Sideroblastic anemia other diagnostic studies

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Editor-In-Chief: C. Michael Gibson, M.S., M.D. [1] Shyam Patel [2] Associate Editor(s)-in-Chief:

Overview

Other Diagnostic Studies

Other diagnostic studies for sideroblastic anemia include:

  • Urine porphyrin profile may demonstrate:[1]
    • Erythropoietic porphyria
    • Patients with ALAS2 defects have both low/normal levels
    • Patients with ABCB7 defects have increased protoporphyrin
  • Serum lead levels
    • This is increased in sideroblastic anemia secondary to lead toxicity
  • Genetic testing in congenital sideroblasticemias
  • Genetic testing is the most definitive means of establishing the specific diagnosis and characterizing the mutation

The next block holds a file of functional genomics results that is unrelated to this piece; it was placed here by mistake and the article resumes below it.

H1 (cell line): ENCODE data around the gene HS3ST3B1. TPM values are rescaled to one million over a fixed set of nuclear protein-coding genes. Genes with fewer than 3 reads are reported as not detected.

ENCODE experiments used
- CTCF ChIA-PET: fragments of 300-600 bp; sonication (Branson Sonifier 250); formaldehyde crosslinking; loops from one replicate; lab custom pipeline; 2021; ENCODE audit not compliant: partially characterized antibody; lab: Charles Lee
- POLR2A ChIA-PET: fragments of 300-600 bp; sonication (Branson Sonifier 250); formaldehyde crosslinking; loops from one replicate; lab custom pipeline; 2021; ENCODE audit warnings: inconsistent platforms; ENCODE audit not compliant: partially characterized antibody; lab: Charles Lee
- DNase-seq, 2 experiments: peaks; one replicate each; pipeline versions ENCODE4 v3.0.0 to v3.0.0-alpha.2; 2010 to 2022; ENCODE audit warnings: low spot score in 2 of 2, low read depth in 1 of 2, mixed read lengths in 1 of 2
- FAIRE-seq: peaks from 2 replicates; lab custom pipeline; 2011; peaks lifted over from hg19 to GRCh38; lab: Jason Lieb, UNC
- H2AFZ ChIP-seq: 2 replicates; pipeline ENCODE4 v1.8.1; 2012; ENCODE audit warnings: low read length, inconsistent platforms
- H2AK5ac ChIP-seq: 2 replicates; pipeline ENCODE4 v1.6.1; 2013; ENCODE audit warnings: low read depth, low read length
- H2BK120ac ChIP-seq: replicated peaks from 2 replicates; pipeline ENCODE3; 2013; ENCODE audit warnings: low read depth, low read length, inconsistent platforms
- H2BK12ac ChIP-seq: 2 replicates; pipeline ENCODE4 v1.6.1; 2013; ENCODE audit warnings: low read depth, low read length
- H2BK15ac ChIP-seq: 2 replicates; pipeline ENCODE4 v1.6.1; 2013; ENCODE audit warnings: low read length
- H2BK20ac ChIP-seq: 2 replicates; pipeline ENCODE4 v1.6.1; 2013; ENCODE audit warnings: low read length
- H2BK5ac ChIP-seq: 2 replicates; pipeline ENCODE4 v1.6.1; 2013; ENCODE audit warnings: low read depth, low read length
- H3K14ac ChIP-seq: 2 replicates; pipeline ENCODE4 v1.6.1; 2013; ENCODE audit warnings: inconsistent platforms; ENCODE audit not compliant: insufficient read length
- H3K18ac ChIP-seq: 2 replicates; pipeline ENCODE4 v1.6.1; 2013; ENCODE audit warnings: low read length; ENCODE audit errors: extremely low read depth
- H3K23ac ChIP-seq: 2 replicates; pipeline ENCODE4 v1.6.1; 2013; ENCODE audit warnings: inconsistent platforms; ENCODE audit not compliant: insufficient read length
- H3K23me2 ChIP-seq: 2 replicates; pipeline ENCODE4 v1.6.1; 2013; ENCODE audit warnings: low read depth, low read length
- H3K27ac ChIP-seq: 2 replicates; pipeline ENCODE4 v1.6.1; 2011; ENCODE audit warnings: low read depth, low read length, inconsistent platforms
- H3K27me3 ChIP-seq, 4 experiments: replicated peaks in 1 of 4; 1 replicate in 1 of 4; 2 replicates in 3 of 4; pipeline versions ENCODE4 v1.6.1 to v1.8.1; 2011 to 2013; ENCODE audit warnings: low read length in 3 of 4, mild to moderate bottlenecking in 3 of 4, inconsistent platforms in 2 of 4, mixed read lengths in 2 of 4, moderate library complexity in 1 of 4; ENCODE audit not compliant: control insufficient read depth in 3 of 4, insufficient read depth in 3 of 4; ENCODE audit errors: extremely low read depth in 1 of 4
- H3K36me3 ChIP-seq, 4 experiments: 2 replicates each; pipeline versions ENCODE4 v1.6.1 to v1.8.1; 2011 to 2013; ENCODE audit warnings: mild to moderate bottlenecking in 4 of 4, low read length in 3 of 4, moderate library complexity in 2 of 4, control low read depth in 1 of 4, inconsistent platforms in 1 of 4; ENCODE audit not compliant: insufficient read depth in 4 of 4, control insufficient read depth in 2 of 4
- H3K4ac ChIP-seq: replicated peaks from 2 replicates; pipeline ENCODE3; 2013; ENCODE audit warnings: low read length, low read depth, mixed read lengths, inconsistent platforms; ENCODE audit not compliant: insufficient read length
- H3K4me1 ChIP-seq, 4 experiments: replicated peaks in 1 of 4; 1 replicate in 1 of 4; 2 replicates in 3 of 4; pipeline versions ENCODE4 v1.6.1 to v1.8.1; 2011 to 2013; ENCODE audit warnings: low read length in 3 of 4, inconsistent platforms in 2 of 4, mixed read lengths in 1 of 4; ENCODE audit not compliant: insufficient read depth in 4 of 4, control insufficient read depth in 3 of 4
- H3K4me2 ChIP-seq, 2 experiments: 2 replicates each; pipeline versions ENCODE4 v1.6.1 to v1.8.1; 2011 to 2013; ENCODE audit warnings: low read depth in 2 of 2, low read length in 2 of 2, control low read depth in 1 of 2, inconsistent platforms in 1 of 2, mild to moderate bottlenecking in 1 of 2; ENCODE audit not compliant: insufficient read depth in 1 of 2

• Genetic testing is performed by DNA sequence analysis using leukocytes from peripheral blood
  • Molecular studies are needed to confirm the genetic disease. Genetic tests are expensive, time consuming, often scarcely available. However, reaching the molecular diagnosis enables genetic counselling and family screening to identify which patients are potentially treatable before the development of complications.
  • In patients with XLSA (and with GLRX5 deficiency) the iron status should be monitored and appropriate treatment should be started as soon as signs of iron overload become manifest, to avoid iron toxicity‐related complications
  • Modifier genes may have a role in modulating iron overload
  • Coinheritance of the hereditary hemochromatosis HFE mutant allele C282Y was found to be significantly higher in XLSA patients than in the normal population (Cotter et al, 1999). Thus in specific cases, the search for mutations in HFE could be appropriate

References

  1. Bishop DF, Tchaikovskii V, Hoffbrand AV, Fraser ME, Margolis S (2012). "X-linked sideroblastic anemia due to carboxyl-terminal ALAS2 mutations that cause loss of binding to the β-subunit of succinyl-CoA synthetase (SUCLA2)". J Biol Chem. 287 (34): 28943–55. doi:10.1074/jbc.M111.306423. PMC 3436539. PMID 22740690.

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